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Opened 4 February 2010, Closed 11 February 2010 at the Vaudeville Theatre in London
Marcus Brigstocke presents his new show God Collar in London for seven performances only.
"There's probably no God. But I wish there was. I've got some things I need to ask him" Marcus Brigstocke started his career in comedy whilst at Bristol University, where alongside Danny Robins and Dan Tetsell, he performed to university and national crowds and soon won the 1996 BBC New Comedian Award at the Edinburgh Festival. He has since emerged as a major comedy, writing and acting talent, performing stand up to sell out audiences across the country. He has become a regular voice on BBC Radio, and has notched up an impressive list of TV credits. The Edinburgh Fringe Festival has provided Marcus with an exceptional environment to explore many aspects of his comedic ability - performing character, stand up and sketch shows to great critical acclaim. Marcus now comes to London with his latest show God Collar following a season at the 2009 Edinburgh Fringe Festival and an Autumn UK Tour.
Marcus Brigstocke said: "I'm not just going to go, 'I'm an atheist and you're all thick.' Religion is something very dear to a lot of people. I explore why I can't go that far with my beliefs - it's the most personal thing I've done... I take climate change very seriously. I make jokes about it but I take it seriously."
"The TV-friendly comic Marcus Brigstocke looks as much at home on the panel of Question Time as he does performing live stand-up on the West End stage. His gift of balancing gravitas and gall makes him one of a group of comedians who you go to see for how they think and what they think as much as to laugh at the product of the two... While the 36-year-old comic's scathing wit is on a roll at times and some of his diversions from the theme, such as his despatch of people dependent on their iPods, can be top notch. But the show loses focus, especially in the second half where amiable stuff about his kids and his grandparents may be warm but it doesn't quite put the human into Humanist in terms of backing up any point he might be making... Nevertheless, in spite of some slightly less-than-divine diversions, the empirical evidence suggests there are a number of reasons to believe in Brigstocke's stature as a figurehead for comedy, even if he is not yet an icon." The Independent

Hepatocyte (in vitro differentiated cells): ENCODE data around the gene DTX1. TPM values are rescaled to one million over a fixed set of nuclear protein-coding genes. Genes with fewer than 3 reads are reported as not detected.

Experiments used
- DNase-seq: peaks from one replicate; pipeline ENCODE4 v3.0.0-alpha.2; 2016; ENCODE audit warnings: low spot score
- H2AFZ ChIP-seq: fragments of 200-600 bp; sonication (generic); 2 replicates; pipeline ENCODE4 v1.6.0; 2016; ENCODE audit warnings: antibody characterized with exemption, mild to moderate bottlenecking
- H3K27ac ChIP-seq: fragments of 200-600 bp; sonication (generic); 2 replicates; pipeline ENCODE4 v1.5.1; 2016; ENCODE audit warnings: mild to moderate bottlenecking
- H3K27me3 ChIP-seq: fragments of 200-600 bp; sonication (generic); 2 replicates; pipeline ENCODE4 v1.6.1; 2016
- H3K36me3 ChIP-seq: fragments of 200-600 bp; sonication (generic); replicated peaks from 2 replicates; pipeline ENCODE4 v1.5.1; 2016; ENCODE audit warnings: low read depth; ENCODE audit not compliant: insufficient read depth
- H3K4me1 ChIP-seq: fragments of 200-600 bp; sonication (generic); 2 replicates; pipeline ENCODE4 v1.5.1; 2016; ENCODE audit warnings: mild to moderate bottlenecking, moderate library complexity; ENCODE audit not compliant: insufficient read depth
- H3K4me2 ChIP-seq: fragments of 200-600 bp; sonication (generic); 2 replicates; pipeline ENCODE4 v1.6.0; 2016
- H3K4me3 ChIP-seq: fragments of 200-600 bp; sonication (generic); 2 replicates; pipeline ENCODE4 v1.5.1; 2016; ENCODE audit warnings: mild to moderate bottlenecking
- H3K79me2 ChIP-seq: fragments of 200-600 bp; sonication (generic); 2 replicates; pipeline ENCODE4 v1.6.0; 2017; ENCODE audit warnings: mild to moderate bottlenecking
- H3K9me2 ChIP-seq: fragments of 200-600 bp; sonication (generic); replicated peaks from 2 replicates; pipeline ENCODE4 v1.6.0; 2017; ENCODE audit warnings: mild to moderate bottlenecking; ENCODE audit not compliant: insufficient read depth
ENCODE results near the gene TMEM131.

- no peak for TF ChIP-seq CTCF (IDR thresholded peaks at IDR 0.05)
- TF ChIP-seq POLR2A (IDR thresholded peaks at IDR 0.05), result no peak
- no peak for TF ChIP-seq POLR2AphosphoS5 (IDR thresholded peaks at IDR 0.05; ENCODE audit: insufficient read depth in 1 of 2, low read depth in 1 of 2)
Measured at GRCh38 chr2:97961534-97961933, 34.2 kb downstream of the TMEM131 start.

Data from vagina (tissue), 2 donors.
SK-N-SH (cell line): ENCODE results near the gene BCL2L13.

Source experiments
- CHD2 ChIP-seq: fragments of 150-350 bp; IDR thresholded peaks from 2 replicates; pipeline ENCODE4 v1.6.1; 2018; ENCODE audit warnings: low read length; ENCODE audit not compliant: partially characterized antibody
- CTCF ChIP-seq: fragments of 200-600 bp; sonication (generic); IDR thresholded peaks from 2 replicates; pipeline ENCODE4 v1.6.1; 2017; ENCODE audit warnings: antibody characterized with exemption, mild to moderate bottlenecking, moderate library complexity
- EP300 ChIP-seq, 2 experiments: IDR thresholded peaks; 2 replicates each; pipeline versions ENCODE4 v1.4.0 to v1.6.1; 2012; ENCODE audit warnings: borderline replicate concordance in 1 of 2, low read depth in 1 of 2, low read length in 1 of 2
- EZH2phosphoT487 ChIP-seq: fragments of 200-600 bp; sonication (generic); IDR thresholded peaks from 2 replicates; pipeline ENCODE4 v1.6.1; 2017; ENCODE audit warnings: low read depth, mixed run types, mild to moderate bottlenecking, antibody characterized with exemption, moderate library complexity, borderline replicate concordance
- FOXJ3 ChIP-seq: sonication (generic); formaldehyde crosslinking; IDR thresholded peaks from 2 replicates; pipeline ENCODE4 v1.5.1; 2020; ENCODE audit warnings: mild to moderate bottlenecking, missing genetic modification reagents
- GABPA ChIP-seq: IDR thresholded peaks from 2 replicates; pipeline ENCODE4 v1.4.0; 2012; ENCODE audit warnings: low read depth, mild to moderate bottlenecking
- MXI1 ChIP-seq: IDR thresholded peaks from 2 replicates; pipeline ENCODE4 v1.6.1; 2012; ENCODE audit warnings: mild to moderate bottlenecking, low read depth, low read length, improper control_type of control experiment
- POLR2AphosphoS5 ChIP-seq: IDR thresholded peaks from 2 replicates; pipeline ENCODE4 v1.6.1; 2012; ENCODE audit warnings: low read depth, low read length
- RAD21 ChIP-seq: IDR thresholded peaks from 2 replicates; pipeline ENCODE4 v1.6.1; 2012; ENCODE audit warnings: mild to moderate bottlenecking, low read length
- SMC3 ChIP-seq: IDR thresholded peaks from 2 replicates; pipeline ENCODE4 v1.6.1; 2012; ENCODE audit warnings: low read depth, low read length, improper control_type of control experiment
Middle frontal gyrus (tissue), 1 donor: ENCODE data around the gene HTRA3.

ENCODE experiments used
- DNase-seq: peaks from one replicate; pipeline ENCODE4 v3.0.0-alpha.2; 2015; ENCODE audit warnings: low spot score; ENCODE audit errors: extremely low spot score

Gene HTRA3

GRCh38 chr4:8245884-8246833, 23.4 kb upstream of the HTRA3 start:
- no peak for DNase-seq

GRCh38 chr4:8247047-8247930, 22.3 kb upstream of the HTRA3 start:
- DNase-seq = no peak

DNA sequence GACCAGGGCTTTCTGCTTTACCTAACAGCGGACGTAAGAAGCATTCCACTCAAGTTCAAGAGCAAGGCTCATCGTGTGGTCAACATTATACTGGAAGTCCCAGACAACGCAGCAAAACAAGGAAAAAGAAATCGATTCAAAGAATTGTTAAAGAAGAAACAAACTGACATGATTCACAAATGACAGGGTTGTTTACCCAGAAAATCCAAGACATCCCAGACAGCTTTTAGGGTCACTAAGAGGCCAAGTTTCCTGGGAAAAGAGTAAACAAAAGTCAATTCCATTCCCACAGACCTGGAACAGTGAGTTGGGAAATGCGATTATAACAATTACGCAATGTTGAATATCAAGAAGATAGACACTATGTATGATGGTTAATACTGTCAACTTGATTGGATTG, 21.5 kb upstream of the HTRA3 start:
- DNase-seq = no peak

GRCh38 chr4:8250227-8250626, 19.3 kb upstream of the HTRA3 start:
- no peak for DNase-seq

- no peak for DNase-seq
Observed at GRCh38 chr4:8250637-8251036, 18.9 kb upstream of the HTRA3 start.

"Here, he's out to challenge the orthodoxies of scepticism as well as jingoism. So Richard Dawkins gets it in the neck for his self-satisfaction, while the major religions get in the neck for... well, you name it: misogyny, homophobia, pettiness, pride. There are provocative points here and some delightful gags... but the show is an intellectual grab-bag, not a coherent argument, and he admits as much. 'I'd rather be happy than right,' he says... It looks like he's caught in an internal tussle here over whether to denounce duff arguments - be right - or just to celebrate life's lunacies - be happy. When, magically, he mixes the two, his snarliness finally plays as something both personal and persuasive. This densely inventive show suggests there are still great things to come from this 36-year-old comedian." The Times
"Marcus Brigstocke has evolved wonderfully over his years in Edinburgh... some comics are the triumph of style over content, but Brigstocke is the perfect combination. The theme is religion, Christianity in the main part, although Islam's current PR methodology gets a well-aimed swipe. But it is mainly God who gets it in the eternal neck from Brigstocke here. I expect he can take it. Such is the quality of Brigstocke's writing that, before he has drawn breath at the end of his first paragraph, he has aimed, fired and hit Edinburgh chippies, Humanists, Muslim fundamentalists, Nestle, the Pope and Jeremy Clarkson." The Scotsman
"God Collar sees Marcus Brigstocke take a fun-filled and insightful look at the inadequacies of religion in the modern context. The TV and radio regular delivers intelligent insight and scathing wit throughout, with an endearing confidence which has marked his rise to success... Sneering at those who don't share his self-confessed middle class, liberal views, this is an accessible and mildly offensive show which leaves few popular beliefs unchallenged in a balanced lampoon of almost everything from his children to the Ten Commandments. Consistently witty as he meanders through this fertile comedy ground, his direct and warm style also give the show an intimate feel... Critical and convincing without ever crossing the line, Brigstocke's incisive mockery is more playful than hostile and explains his wholesale appeal." The Edinburgh Evening News
"Perfectly structured and packed with passion, intelligence and the right kind of false-footing scepticism, this is a 60-minute broadside not only on the manifest failings of the world's main religions, but also on the complacency and arrogance of the atheist lobby, of which Marcus Brigstocke counts himself a member... Not content to remain at the level of combative cynicism, the act builds a life-affirming momentum of its own, Brigstocke rejoicing in his children's wide-eyed enthusiasms and finally sharing anguish and affection as he recalls the tragic death of his best friend. Rare is the stand-up show that makes you laugh, think and then fight back the tears. This is it." The Daily Telegraph
Marcus Brigstocke in London at the Vaudeville Theatre from 4 to 11 February 2010.